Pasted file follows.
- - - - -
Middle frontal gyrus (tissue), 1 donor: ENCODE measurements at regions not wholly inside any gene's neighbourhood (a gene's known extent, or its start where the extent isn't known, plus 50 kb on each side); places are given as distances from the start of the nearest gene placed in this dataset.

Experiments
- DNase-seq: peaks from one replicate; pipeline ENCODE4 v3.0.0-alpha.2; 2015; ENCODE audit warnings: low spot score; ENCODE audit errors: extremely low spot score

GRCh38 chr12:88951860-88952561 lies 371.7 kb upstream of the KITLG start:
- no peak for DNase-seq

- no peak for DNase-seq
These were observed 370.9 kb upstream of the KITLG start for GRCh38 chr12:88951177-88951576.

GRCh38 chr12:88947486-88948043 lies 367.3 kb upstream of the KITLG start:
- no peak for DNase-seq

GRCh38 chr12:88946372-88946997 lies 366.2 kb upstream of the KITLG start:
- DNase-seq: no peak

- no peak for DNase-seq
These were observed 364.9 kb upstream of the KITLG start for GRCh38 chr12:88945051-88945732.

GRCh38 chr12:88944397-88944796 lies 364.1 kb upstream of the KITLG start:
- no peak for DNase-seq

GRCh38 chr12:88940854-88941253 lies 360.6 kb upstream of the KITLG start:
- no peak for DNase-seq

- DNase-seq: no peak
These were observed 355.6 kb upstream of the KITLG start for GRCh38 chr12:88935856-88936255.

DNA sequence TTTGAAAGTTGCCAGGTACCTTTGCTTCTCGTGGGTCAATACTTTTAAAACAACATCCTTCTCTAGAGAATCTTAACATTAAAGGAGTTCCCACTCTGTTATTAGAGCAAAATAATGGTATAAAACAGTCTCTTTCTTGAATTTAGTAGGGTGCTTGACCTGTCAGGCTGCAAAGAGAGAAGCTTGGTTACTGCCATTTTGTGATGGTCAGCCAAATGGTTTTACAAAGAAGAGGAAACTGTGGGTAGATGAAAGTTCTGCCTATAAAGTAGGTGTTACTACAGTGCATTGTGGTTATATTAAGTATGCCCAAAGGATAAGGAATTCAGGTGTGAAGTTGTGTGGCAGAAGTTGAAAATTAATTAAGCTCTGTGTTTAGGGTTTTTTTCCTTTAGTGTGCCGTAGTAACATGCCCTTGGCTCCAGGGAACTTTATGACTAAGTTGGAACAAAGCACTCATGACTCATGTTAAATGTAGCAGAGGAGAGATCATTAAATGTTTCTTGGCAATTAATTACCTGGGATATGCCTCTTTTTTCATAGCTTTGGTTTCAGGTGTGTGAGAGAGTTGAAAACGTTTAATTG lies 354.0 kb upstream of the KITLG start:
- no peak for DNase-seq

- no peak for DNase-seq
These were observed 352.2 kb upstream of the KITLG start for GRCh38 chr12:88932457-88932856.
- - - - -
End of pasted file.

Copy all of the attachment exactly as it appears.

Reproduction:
Middle frontal gyrus (tissue), 1 donor: ENCODE measurements at regions not wholly inside any gene's neighbourhood (a gene's known extent, or its start where the extent isn't known, plus 50 kb on each side); places are given as distances from the start of the nearest gene placed in this dataset.

Experiments
- DNase-seq: peaks from one replicate; pipeline ENCODE4 v3.0.0-alpha.2; 2015; ENCODE audit warnings: low spot score; ENCODE audit errors: extremely low spot score

GRCh38 chr12:88951860-88952561 lies 371.7 kb upstream of the KITLG start:
- no peak for DNase-seq

- no peak for DNase-seq
These were observed 370.9 kb upstream of the KITLG start for GRCh38 chr12:88951177-88951576.

GRCh38 chr12:88947486-88948043 lies 367.3 kb upstream of the KITLG start:
- no peak for DNase-seq

GRCh38 chr12:88946372-88946997 lies 366.2 kb upstream of the KITLG start:
- DNase-seq: no peak

- no peak for DNase-seq
These were observed 364.9 kb upstream of the KITLG start for GRCh38 chr12:88945051-88945732.

GRCh38 chr12:88944397-88944796 lies 364.1 kb upstream of the KITLG start:
- no peak for DNase-seq

GRCh38 chr12:88940854-88941253 lies 360.6 kb upstream of the KITLG start:
- no peak for DNase-seq

- DNase-seq: no peak
These were observed 355.6 kb upstream of the KITLG start for GRCh38 chr12:88935856-88936255.

DNA sequence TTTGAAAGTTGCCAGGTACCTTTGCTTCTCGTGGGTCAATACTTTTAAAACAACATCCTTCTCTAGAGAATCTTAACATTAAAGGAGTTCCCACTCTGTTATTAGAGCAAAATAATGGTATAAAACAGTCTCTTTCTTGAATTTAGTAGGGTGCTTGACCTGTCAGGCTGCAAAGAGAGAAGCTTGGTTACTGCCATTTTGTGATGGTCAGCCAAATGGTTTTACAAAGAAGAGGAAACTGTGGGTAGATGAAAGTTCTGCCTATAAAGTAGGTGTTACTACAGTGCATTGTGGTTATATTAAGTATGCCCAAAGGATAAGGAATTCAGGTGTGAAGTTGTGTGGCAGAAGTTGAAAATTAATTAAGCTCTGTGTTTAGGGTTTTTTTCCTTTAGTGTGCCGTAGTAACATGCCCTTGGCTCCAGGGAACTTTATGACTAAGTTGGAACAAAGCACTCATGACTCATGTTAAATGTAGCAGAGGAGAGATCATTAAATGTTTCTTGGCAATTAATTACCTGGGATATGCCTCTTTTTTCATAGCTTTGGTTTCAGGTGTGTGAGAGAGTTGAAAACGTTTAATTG lies 354.0 kb upstream of the KITLG start:
- no peak for DNase-seq

- no peak for DNase-seq
These were observed 352.2 kb upstream of the KITLG start for GRCh38 chr12:88932457-88932856.